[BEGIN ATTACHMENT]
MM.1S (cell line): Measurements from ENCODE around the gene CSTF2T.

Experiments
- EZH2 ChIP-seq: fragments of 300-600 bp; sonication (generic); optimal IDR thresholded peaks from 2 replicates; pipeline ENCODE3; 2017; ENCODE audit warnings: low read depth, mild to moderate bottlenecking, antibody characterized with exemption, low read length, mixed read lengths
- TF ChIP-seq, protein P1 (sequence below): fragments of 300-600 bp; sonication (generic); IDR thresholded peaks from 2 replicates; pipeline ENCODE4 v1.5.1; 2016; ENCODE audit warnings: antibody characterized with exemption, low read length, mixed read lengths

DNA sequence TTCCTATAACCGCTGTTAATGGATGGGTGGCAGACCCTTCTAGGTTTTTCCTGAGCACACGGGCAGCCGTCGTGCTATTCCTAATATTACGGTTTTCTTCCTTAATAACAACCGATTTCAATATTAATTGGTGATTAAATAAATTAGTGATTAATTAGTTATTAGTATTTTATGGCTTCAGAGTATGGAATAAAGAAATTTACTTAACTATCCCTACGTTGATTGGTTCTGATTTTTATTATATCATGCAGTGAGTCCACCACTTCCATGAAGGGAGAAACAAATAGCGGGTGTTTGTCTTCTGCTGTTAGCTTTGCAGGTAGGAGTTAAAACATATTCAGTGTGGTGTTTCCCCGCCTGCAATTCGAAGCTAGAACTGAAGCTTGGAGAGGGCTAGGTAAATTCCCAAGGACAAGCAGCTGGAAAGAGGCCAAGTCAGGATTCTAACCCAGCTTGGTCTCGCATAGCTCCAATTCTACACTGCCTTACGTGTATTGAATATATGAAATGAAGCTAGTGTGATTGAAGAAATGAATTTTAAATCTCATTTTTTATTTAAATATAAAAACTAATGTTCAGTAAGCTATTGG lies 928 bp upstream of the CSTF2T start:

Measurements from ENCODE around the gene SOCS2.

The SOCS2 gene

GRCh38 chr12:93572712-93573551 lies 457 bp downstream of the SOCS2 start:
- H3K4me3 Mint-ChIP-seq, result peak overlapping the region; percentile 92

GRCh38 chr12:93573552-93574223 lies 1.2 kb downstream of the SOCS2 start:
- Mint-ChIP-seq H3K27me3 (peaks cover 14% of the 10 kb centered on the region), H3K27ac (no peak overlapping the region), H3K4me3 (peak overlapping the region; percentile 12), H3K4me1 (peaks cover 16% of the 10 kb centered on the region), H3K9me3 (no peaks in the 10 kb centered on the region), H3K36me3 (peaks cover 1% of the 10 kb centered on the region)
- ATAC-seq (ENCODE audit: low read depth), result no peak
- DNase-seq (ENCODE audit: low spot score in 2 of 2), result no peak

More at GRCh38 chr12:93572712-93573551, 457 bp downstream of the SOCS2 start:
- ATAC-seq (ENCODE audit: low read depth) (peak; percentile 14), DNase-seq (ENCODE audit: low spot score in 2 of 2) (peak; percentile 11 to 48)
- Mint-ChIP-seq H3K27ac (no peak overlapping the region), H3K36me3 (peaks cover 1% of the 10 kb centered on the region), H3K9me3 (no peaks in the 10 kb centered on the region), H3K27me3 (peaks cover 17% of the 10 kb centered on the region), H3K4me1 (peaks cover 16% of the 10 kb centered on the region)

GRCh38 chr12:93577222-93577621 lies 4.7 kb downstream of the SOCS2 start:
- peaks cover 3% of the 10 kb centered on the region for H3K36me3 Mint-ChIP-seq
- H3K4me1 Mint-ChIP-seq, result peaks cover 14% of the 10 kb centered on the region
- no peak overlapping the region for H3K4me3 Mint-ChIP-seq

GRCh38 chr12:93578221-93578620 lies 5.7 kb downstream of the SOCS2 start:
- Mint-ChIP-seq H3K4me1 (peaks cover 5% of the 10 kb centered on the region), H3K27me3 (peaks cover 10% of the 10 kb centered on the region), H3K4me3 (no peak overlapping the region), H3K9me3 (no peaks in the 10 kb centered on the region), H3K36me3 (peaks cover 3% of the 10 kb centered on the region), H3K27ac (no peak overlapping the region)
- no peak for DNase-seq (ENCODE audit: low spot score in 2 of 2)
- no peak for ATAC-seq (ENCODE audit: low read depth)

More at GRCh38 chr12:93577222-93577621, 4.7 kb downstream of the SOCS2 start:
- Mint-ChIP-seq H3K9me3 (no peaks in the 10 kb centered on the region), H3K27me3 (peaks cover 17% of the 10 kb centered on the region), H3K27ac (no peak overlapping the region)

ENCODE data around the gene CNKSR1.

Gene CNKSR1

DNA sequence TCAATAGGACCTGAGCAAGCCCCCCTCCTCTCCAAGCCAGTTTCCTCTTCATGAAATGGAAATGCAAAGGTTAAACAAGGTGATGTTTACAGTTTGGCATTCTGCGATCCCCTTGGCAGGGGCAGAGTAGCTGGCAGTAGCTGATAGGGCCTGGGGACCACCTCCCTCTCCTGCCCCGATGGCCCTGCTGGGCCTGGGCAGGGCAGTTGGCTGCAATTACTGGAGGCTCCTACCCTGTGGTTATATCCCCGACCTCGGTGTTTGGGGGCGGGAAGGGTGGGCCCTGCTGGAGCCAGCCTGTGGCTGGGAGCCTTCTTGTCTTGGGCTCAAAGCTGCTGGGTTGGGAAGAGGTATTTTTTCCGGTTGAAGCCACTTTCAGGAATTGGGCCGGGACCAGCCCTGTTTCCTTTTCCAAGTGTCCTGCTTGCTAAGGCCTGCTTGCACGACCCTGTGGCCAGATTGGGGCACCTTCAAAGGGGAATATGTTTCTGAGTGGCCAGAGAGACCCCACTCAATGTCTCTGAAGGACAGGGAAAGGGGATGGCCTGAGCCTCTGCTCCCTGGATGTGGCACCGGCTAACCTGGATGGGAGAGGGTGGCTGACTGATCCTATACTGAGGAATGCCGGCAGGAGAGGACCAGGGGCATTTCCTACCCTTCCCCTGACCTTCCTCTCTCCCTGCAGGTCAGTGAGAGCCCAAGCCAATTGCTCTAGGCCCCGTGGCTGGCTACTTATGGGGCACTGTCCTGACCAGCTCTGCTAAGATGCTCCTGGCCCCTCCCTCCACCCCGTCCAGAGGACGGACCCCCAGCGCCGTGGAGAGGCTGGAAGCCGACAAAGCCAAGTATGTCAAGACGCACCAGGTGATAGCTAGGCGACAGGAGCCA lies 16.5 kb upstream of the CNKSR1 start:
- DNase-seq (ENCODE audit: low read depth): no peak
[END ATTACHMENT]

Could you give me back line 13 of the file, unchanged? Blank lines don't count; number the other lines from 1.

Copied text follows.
- DNase-seq (ENCODE audit: low spot score in 2 of 2), result no peak